Monday, February 13, 2006

Moore lies looking less likely.

Say, Michael. What are the prospects for your latest "documentary?"

From last week:

Michael Moore is apparently so desperate to dig up dirt on drug companies and health-care providers for his next documentary, "Sicko," he's asking visitors to his Web site to help him out. But given the glaring conflict between what the filmmaker says about drug companies and how he invests in them, the title of the movie might well apply to Moore himself.
In discussing his new project, Moore has said that "being screwed by your [health-care provider] and ill-served by pharmaceutical companies is the shared American experience."

Why then, if horror stories about drug companies and HMOs are ubiquitous, is the "Fahrenheit 911" filmmaker asking for help?

Probably because it was overly obvious that his prior two "documentaries" were filled with blatant lies and distortions. Perhaps Mike is switching to a more subtle approach.

On his Web site, Moore addresses his "friends": "How would you like to be in my next movie? I know you've probably heard I'm making a documentary about the health-care industry ... . Maybe you've just been told that your father is going to have to just, well, die because he can't afford the drugs he needs to get better ... O.K., here's your chance" [to tell about it].

"Bowling for Columbine" was made to demonstrate the evil of guns by exploiting the April 1999 tragedy at Columbine High School."Fahrenheit 9/11" was used to demonize President Bush and insinuate that Iraq was some peaceful oasis prior to US action taken.

And now Moore would like you to tell your tales of woe about a friend or relative allegedly getting sub-standard health care.

Let's see. Human tragedy and suffering. Making this country look bad. Moore making millions of dollars. Do you sense a theme here? 

He also invites employees of pharmaceutical companies and others in the health-care industry who "have seen too much abuse of your fellow human beings" to contact him via e-mail for possible inclusion in "Sicko." And he vows: "I promise you that with ‘Sicko' we will do our best to give you not only a great movie, but a chance to bring down this evil empire, once and for all."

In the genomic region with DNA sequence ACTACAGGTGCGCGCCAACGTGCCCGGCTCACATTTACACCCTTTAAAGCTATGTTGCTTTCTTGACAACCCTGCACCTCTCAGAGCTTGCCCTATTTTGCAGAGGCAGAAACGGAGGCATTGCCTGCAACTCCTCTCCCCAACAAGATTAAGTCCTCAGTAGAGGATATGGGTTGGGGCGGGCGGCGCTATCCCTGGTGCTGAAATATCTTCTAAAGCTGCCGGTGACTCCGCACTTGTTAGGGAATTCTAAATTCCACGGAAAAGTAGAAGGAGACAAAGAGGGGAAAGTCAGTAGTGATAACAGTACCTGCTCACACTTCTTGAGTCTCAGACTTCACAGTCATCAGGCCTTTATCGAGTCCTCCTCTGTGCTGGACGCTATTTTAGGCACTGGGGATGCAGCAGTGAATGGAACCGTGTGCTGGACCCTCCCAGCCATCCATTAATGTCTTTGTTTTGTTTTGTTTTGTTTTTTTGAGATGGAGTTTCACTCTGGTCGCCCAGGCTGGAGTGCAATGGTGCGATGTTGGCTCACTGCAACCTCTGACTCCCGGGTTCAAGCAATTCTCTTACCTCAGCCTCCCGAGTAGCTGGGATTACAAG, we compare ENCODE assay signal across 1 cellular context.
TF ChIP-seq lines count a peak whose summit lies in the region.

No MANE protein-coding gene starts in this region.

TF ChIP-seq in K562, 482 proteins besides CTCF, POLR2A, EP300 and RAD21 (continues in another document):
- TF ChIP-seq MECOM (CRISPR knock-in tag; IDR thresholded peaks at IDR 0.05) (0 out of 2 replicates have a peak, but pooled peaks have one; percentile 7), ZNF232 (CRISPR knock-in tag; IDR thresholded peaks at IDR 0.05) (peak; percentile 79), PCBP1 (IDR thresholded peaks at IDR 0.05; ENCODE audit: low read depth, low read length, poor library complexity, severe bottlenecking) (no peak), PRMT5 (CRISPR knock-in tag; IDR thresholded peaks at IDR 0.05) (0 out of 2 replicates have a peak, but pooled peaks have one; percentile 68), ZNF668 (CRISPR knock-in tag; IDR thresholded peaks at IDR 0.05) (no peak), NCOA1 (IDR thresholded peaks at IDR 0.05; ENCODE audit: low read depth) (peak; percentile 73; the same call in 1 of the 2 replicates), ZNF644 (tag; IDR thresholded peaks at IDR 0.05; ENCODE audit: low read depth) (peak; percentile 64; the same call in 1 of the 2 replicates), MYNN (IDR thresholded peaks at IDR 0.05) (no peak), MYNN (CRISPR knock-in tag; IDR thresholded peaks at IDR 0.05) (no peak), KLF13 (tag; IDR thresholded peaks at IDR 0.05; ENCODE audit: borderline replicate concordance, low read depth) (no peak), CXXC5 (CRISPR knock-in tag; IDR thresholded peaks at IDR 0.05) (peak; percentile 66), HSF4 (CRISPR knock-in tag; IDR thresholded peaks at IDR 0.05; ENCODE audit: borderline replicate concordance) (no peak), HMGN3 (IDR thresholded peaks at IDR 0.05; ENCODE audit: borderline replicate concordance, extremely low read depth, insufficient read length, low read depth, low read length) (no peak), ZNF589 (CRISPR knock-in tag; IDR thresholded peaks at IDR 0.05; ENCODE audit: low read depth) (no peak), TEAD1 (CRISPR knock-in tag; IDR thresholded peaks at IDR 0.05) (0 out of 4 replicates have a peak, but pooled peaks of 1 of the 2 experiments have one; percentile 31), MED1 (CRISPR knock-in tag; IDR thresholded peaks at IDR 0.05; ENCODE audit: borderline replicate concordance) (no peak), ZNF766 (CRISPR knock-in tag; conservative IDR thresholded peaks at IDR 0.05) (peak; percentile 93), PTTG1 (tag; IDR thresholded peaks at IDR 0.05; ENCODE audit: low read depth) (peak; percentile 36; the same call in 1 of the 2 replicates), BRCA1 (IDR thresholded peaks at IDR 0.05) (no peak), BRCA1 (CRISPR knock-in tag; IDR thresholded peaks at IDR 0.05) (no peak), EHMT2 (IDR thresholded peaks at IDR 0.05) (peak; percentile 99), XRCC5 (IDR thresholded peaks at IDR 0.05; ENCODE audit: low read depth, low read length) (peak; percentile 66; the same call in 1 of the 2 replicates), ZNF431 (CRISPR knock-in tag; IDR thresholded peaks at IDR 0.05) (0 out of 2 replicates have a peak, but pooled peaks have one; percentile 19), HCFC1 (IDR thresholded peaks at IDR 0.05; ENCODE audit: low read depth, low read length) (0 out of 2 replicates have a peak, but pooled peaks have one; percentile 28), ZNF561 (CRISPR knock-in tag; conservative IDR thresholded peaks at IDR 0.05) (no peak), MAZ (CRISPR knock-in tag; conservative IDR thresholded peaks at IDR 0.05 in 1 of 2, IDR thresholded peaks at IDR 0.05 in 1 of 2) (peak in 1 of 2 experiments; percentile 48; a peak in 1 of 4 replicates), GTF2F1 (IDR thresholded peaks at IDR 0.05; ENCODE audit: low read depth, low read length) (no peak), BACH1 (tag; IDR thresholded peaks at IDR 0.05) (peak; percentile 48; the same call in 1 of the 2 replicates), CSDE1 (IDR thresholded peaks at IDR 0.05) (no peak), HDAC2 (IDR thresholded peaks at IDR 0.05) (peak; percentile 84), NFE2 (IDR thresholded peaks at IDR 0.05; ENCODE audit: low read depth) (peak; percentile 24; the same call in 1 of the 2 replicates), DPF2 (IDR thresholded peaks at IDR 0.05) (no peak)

You come up with the premise "American health care is evil" and yet you put all of your hope for film content into possibly disgruntled employees of drug companies? Pathetic, Mike.

Perhaps Moore would be well served to read Peter Schweizer's blockbuster new book, "Do As I Say (Not As I Do): Profiles in Liberal Hypocrisy."

In his chapter on Moore, Schweizer points out that "Sicko" accuses pharmaceutical companies of letting Americans die in order to boost profits.

But he also reveals that Moore – who has publicly claimed that he doesn't invest in the stock market out of moral principle – in fact has used his private foundation to invest in those very same pharmaceutical firms.

Over the past five years, Schweizer writes, Moore's holdings "have included such evil pharmaceutical and medical companies as Pfizer, Merck, Genzyme, Elan PLC, Eli Lilly, Becton Dickinson and Boston Scientific."

Moore told the Detroit News that the health-care system in the United States, "inferior to that of much poorer nations, benefits the few at the expense of the many."

Writes Schweizer: "Count Moore himself as one of those ‘few.' He may savage HMOs in his film ‘Sicko,' but he has also owned shares of Pharmacia Corporation and Tenet Healthcare. He must have liked their price-to-earnings ratios . . .

"Publicly, Michael Moore is a populist crusader who stands up to profit-minded corporations on behalf of workers, women, minorities, and the environment. Privately, he is the consummate capitalist single-mindedly focused on money."

Nice work if you can get it.


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